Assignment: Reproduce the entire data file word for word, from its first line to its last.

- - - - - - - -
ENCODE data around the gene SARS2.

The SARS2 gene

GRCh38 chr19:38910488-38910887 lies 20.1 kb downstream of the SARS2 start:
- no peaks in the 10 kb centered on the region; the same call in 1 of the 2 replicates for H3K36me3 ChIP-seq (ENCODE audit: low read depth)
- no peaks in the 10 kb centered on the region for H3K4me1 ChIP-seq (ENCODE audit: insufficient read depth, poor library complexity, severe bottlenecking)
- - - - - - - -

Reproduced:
ENCODE data around the gene SARS2.

The SARS2 gene

GRCh38 chr19:38910488-38910887 lies 20.1 kb downstream of the SARS2 start:
- no peaks in the 10 kb centered on the region; the same call in 1 of the 2 replicates for H3K36me3 ChIP-seq (ENCODE audit: low read depth)
- no peaks in the 10 kb centered on the region for H3K4me1 ChIP-seq (ENCODE audit: insufficient read depth, poor library complexity, severe bottlenecking)